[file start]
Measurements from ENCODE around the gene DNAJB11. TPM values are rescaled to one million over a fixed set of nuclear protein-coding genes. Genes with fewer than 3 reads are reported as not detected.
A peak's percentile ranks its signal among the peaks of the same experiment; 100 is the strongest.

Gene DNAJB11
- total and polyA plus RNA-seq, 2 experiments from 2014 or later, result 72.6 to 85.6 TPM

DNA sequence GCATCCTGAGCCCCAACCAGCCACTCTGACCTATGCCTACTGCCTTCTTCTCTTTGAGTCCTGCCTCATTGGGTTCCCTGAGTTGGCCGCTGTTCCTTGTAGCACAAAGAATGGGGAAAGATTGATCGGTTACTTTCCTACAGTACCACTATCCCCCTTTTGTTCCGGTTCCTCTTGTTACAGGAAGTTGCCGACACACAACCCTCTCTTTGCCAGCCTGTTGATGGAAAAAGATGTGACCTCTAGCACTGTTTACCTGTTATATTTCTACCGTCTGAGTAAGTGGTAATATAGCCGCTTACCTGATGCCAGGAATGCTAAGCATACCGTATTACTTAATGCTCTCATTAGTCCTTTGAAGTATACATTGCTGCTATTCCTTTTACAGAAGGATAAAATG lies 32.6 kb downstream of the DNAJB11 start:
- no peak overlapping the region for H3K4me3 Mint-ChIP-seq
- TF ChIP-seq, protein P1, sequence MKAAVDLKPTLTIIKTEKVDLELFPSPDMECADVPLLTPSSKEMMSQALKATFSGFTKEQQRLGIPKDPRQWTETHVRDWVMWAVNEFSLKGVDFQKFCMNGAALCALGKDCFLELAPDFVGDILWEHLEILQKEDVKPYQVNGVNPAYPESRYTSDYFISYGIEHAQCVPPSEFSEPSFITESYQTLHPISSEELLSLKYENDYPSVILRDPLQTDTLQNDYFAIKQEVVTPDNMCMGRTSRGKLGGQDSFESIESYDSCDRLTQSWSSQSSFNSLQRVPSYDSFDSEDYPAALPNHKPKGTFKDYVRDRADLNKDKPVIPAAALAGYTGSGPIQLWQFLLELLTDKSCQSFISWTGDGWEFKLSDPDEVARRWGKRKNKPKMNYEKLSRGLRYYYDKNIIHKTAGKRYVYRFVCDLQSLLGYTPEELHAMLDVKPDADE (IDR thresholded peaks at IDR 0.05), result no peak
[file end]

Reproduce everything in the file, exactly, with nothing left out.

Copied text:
Measurements from ENCODE around the gene DNAJB11. TPM values are rescaled to one million over a fixed set of nuclear protein-coding genes. Genes with fewer than 3 reads are reported as not detected.
A peak's percentile ranks its signal among the peaks of the same experiment; 100 is the strongest.

Gene DNAJB11
- total and polyA plus RNA-seq, 2 experiments from 2014 or later, result 72.6 to 85.6 TPM

DNA sequence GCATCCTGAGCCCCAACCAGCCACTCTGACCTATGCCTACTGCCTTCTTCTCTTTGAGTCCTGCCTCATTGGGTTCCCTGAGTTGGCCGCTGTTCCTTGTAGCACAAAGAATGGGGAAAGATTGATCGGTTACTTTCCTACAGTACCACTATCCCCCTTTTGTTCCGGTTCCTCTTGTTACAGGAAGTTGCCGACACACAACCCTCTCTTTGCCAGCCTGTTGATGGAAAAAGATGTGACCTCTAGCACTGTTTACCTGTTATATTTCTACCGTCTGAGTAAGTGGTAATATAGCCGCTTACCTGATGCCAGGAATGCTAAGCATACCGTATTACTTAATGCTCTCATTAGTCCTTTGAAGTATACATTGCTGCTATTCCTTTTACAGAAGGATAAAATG lies 32.6 kb downstream of the DNAJB11 start:
- no peak overlapping the region for H3K4me3 Mint-ChIP-seq
- TF ChIP-seq, protein P1, sequence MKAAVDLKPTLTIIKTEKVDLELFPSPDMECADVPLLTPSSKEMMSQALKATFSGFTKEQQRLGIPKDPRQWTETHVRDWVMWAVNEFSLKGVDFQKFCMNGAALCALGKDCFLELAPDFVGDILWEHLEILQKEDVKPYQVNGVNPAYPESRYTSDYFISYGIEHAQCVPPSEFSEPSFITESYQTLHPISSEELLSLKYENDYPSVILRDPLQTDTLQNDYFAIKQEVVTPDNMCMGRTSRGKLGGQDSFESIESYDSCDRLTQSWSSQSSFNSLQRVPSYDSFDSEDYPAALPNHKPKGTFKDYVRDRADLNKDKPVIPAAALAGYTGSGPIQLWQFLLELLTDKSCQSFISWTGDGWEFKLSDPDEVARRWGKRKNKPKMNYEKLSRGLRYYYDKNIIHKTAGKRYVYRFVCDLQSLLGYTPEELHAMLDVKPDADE (IDR thresholded peaks at IDR 0.05), result no peak